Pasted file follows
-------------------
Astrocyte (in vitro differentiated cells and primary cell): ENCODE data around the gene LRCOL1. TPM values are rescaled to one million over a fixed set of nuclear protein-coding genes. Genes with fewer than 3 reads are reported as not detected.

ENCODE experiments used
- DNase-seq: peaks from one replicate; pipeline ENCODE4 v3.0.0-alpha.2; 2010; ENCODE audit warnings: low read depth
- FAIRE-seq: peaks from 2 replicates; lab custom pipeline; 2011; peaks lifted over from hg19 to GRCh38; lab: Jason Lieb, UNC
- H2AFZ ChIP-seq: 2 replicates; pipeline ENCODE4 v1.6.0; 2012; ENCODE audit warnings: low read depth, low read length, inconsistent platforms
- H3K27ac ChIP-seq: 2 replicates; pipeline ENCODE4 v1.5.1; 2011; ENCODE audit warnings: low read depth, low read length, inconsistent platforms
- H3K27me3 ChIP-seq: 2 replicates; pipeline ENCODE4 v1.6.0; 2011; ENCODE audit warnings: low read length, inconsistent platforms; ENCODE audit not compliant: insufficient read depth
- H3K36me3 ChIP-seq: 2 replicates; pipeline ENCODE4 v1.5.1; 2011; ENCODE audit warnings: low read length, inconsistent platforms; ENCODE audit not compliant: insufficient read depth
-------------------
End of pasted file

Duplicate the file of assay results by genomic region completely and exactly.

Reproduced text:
Astrocyte (in vitro differentiated cells and primary cell): ENCODE data around the gene LRCOL1. TPM values are rescaled to one million over a fixed set of nuclear protein-coding genes. Genes with fewer than 3 reads are reported as not detected.

ENCODE experiments used
- DNase-seq: peaks from one replicate; pipeline ENCODE4 v3.0.0-alpha.2; 2010; ENCODE audit warnings: low read depth
- FAIRE-seq: peaks from 2 replicates; lab custom pipeline; 2011; peaks lifted over from hg19 to GRCh38; lab: Jason Lieb, UNC
- H2AFZ ChIP-seq: 2 replicates; pipeline ENCODE4 v1.6.0; 2012; ENCODE audit warnings: low read depth, low read length, inconsistent platforms
- H3K27ac ChIP-seq: 2 replicates; pipeline ENCODE4 v1.5.1; 2011; ENCODE audit warnings: low read depth, low read length, inconsistent platforms
- H3K27me3 ChIP-seq: 2 replicates; pipeline ENCODE4 v1.6.0; 2011; ENCODE audit warnings: low read length, inconsistent platforms; ENCODE audit not compliant: insufficient read depth
- H3K36me3 ChIP-seq: 2 replicates; pipeline ENCODE4 v1.5.1; 2011; ENCODE audit warnings: low read length, inconsistent platforms; ENCODE audit not compliant: insufficient read depth